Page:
The Buzz

Transforming the Woodlands


My big upcoming project for the fall and winter of 2016 is to begin organizing the renovation of our (roughly) 5 acre woodland located at the center of the Memphis Botanic Garden. I will be working in conjunction with other knowledgeable members of the Horticulture Staff as well as the Education Department. The main idea at the moment is to once again make the woodland more accessible and enjoyable to our guests by creating a tidy space with a large diversity of (mostly) native plants.

The first of November I began walking through the woods to prioritize areas for renovation. We started by removing all of the debris from our pathway system and trimming any foliage that might reach out and touch a passerby.  We will also remove around three-quarters of other fallen dead wood.

I then bushwhacked through about ninety-five percent of the area marking with flagging tape any trees, shrubs, and vines (such as bush honeysuckle, winged euonymus, chinese holly, privet, and english ivy) that would be considered invasive or aggressive.  I also marked for removal any trees, shrubs, and vines that, while native, might have been crowding other more desirable plants. If we ever get any days cold enough for the weeds to stop growing, we will be able to direct our personnel efforts to the removal of these marked plants.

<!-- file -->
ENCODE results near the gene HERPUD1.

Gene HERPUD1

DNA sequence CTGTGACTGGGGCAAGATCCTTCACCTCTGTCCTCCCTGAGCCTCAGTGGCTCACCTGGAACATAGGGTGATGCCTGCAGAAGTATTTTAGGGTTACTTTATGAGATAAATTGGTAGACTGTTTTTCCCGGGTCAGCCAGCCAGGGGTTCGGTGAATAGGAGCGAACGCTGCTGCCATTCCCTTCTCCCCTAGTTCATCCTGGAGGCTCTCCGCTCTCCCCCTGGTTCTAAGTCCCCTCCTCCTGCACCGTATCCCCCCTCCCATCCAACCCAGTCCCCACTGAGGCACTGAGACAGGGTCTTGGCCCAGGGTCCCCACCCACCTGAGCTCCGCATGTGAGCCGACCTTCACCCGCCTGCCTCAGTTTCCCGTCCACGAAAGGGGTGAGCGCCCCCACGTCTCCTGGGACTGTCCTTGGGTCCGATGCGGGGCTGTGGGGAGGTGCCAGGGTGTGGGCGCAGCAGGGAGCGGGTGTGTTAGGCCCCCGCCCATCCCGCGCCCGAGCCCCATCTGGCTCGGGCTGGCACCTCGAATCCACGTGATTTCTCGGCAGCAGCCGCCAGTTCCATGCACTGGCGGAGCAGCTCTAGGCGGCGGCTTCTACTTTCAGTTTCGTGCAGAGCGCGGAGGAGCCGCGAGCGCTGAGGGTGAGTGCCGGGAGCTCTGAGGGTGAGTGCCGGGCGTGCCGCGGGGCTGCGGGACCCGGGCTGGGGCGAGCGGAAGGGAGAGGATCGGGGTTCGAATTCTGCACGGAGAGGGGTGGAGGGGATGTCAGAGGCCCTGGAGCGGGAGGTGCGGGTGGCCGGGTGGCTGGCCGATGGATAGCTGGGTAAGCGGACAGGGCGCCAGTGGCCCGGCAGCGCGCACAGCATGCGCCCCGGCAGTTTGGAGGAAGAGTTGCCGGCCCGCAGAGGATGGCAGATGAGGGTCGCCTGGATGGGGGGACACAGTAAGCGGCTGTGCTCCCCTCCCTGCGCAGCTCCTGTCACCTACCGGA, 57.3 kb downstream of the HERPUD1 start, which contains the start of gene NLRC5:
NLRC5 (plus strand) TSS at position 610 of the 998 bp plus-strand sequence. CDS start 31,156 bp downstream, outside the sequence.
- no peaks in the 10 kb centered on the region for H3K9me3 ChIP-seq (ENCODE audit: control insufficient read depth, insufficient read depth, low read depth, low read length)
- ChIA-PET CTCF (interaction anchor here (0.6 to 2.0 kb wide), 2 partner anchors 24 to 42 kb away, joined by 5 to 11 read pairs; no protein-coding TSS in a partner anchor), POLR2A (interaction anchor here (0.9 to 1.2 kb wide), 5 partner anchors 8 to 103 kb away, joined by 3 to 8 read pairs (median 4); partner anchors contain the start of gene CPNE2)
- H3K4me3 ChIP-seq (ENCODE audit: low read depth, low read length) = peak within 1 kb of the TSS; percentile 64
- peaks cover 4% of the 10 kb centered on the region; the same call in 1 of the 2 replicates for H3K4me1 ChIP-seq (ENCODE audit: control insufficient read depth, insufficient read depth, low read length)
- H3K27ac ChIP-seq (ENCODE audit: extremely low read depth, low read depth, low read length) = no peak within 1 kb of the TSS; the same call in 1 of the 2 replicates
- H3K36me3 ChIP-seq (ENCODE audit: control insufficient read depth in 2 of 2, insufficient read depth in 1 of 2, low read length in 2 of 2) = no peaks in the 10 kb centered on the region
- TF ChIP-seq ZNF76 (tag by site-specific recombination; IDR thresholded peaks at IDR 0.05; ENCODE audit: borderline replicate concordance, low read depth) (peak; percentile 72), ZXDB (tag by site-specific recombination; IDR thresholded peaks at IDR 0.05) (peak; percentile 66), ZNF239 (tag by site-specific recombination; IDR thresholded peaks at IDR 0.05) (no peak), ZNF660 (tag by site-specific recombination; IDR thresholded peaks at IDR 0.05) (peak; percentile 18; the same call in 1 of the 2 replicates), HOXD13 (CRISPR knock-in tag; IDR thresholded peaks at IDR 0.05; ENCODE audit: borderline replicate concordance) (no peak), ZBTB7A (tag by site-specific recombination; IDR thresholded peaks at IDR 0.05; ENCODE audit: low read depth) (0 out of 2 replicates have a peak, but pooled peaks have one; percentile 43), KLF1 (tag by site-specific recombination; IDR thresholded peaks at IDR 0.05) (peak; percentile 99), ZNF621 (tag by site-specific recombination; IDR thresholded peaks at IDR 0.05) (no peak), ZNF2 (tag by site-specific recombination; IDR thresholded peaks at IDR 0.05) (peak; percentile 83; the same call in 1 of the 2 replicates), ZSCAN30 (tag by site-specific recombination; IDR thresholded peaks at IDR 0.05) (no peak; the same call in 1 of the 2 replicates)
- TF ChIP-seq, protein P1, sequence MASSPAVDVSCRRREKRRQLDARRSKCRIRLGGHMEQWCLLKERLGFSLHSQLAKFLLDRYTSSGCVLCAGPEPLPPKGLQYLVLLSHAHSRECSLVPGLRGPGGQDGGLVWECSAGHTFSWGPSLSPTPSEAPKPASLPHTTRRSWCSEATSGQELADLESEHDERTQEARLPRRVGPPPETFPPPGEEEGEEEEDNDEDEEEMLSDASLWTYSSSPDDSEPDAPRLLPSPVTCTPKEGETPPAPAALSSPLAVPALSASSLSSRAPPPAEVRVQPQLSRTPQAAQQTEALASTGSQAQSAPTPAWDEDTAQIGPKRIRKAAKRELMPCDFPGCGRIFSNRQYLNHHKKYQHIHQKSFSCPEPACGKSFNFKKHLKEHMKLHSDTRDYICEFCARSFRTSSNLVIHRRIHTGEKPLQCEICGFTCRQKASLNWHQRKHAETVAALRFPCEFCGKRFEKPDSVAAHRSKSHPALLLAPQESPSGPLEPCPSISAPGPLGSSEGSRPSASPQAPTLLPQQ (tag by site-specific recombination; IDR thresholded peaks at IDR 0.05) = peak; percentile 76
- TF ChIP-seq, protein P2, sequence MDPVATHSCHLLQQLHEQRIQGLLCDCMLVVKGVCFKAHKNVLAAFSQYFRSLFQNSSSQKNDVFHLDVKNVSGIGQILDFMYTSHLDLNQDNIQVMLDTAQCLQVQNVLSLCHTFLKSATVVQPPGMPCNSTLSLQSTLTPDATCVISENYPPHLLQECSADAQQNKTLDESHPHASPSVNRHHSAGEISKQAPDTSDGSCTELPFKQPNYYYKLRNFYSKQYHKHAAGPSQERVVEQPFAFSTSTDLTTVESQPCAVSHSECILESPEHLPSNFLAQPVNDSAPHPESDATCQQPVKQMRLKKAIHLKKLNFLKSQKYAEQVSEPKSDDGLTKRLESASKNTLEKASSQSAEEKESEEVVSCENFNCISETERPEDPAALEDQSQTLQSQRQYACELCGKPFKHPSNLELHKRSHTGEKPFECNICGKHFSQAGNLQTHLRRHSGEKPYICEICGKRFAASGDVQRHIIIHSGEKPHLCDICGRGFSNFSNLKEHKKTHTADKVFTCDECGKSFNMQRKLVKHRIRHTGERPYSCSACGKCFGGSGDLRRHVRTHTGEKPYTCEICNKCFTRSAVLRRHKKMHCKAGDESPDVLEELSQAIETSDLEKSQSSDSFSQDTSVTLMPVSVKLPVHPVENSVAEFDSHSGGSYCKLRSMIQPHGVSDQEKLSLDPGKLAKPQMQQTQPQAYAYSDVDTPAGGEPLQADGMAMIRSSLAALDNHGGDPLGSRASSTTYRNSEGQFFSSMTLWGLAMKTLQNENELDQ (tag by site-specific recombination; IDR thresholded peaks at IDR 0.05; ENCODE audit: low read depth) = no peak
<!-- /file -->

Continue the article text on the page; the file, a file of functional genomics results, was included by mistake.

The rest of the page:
After we have culled the woodland area we will begin designing the woodland garden. Over the past five years, I have been gathering and sowing the seed of over thirty tree and shrub species, about half of which are native to West Tennessee. Some native species I have are Common Persimmon, Kentucky Coffee Tree, American Holly, Yaupon Holly, and Native Azaleas. We will create botanically beautiful and diverse plantings to encourage insect and bird diversity, while trying to mimic the patterns of a second growth forest. I am really excited about this project.

I love trees and native plants and I love the organism that is a forest. I am looking forward to working with my team to create a delightful woodland experience here in the center of the city.

By Chris O'Bryan, MBG Arborist 

Posted by Memphis Botanic Garden News at 6:00 AM


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